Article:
Published January 22, 2013, 12:00 AM

Grand Marais man still on the move on McKinley climb

Weather permitting, Lonnie Dupre planned on climbing to 14,200 feet on Alaska’s Mount McKinley on Monday — the altitude where hurricane-force winds pinned him down for nearly a week last winter, ending that climb.

By: News Tribune staff, Duluth News Tribune

Weather permitting, Lonnie Dupre planned on climbing to 14,200 feet on Alaska’s Mount McKinley on Monday — the altitude where hurricane-force winds pinned him down for nearly a week last winter, ending that climb.

The Grand Marais adventurer is on his third attempt to become the first person to climb the 20,320-foot peak — North America’s highest mountain — solo in January.

“It looks great for traveling, so I’m pretty sure he left for 14,” project coordinator Stevie Plummer said Monday.

Monday. “The fact that he didn’t call us (Monday morning) is telling us that he left. I don’t know whether he will make it all the way to 14 or not. All his stuff is stashed at 13,000, just west of Windy Corner, so I’m pretty sure he’ll at least make it there.”

Dupre reached 11,200 feet on Thursday. Although stormbound on Saturday, he was able to move supplies higher on the mountain on Friday and Sunday, returning to spend each night at 11,200-foot camp. Carrying equipment higher on a mountain and then sleeping at lower elevations is a common technique that helps climbers become acclimated to higher altitudes.

Dupre skied to 11,200-foot camp; above that altitude he uses crampons, spikes that climbers attach to their boots to help them traverse ice and hard-packed snow.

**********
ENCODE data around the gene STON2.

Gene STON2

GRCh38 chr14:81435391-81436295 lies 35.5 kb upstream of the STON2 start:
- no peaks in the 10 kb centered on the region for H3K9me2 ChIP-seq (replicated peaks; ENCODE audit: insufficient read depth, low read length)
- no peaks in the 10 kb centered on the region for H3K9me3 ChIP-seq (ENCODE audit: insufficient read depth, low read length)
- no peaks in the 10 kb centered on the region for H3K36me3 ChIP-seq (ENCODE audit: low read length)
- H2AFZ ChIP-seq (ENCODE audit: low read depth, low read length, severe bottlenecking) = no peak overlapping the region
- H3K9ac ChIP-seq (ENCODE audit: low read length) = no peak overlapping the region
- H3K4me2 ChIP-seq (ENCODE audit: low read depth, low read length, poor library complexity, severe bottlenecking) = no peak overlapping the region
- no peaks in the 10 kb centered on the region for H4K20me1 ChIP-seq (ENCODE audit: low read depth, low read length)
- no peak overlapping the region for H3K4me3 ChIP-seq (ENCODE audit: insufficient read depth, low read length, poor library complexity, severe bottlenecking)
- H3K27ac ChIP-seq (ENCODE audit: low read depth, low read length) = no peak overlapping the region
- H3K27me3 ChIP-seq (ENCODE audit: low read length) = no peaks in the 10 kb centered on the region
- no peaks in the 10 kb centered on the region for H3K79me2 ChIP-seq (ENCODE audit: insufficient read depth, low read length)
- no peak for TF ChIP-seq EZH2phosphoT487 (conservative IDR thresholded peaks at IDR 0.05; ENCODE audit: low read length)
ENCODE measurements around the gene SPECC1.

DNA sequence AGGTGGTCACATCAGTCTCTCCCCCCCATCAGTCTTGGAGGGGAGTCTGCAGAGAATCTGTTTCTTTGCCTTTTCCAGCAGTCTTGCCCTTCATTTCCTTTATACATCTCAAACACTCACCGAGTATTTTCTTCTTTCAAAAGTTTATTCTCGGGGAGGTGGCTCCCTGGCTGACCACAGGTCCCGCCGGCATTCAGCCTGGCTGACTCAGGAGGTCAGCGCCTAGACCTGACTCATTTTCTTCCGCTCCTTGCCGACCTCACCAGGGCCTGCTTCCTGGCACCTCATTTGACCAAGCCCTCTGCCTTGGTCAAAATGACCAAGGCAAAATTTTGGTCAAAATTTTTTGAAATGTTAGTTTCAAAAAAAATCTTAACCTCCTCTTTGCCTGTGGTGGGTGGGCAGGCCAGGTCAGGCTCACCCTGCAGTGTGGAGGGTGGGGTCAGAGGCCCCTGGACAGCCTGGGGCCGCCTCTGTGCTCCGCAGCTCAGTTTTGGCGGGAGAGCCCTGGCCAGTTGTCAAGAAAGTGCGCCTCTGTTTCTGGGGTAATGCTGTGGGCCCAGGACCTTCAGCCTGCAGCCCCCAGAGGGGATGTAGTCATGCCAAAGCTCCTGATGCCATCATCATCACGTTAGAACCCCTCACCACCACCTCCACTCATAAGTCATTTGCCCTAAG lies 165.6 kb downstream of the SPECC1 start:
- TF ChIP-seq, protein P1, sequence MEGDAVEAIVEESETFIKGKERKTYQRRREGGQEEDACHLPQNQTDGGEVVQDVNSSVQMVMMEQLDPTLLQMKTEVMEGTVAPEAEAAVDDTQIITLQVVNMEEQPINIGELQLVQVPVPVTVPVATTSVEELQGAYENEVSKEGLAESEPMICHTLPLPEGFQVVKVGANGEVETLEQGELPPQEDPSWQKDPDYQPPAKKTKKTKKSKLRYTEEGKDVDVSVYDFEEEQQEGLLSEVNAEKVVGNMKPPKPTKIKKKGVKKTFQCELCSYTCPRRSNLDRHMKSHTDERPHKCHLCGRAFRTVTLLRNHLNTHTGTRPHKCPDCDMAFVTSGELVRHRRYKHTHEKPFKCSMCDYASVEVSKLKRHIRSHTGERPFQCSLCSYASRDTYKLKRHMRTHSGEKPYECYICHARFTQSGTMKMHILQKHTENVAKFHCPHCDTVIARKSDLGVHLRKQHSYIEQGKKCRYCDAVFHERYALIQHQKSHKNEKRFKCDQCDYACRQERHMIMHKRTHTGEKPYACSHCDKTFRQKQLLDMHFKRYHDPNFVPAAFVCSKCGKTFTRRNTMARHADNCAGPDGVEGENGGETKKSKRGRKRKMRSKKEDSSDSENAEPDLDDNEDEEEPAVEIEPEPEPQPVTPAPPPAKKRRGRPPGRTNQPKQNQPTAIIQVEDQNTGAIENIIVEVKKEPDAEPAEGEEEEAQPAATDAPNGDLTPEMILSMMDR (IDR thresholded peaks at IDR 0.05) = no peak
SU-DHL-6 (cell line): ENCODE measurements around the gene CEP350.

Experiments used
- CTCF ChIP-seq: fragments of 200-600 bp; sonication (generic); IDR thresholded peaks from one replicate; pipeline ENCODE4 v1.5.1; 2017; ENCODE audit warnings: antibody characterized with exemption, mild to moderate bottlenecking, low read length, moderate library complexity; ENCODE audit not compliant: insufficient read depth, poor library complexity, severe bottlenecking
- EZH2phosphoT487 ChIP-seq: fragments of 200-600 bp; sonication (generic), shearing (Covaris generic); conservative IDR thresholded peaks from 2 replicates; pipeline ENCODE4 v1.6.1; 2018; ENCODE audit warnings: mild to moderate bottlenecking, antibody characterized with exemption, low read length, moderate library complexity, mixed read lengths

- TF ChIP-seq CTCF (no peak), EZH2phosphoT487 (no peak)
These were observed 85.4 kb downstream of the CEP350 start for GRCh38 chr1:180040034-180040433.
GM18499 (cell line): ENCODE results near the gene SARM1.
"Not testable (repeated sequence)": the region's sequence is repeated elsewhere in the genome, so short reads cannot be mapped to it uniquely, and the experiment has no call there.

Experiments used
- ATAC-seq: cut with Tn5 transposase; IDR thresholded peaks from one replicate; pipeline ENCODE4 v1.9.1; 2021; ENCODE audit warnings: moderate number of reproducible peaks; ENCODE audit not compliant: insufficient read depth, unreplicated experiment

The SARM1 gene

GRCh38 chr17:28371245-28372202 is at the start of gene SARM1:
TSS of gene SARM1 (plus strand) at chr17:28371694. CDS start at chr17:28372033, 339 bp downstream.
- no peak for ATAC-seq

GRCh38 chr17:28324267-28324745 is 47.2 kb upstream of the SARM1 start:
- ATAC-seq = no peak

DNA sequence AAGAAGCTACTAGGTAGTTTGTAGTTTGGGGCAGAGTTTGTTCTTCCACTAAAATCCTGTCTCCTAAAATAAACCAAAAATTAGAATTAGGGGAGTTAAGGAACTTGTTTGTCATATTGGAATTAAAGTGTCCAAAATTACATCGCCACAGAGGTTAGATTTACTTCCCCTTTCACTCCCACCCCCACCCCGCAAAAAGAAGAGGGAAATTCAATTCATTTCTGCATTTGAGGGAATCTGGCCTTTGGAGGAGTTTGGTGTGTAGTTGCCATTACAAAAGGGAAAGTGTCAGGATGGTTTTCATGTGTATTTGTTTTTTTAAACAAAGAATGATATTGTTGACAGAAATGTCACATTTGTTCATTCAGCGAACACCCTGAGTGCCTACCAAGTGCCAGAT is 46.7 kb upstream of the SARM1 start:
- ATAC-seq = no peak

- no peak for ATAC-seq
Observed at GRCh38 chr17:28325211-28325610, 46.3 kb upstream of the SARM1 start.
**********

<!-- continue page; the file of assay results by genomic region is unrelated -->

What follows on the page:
But even with crampons, accidents will happen. Last year, winds Dupre estimated to be gusting to 70 or 80 mph blew him off his feet while descending an icy slope at 12,000 feet. He was able to stop his fall with his ice axes. He finished descending the hill by going backward using both ice axes and his crampons to prevent being blown off his feet again. What might have taken 25 minutes to walk down took him 2½ hours to descend backward.

As it did last year, severe weather thwarted Dupre’s first winter attempt to reach the summit in 2011, when he reached 17,200 feet, only to be pinned down by high winds until running low on food.

This winter, bad weather prevented a pilot from flying Dupre to the base camp at 7,200 on McKinley until Jan. 8. Dupre started his climb almost immediately, but storms have kept him confined to the snow caves he digs at each camp on several days.

Despite the delays, Dupre is in good spirits, Plummer said.

Part of the purpose for Dupre’s climb is to make a 20-minute documentary film called “Cold Love” to call attention to climate change.

Only nine expeditions totaling 16 people have ever reached the summit of Mount McKinley, also known as Denali, in winter. Six deaths resulted from those climbs. Only one team, composed of three Russian climbers, has ever made the summit in January. Of those previous nine winter expeditions, four were solo, but none of the solos was in January.

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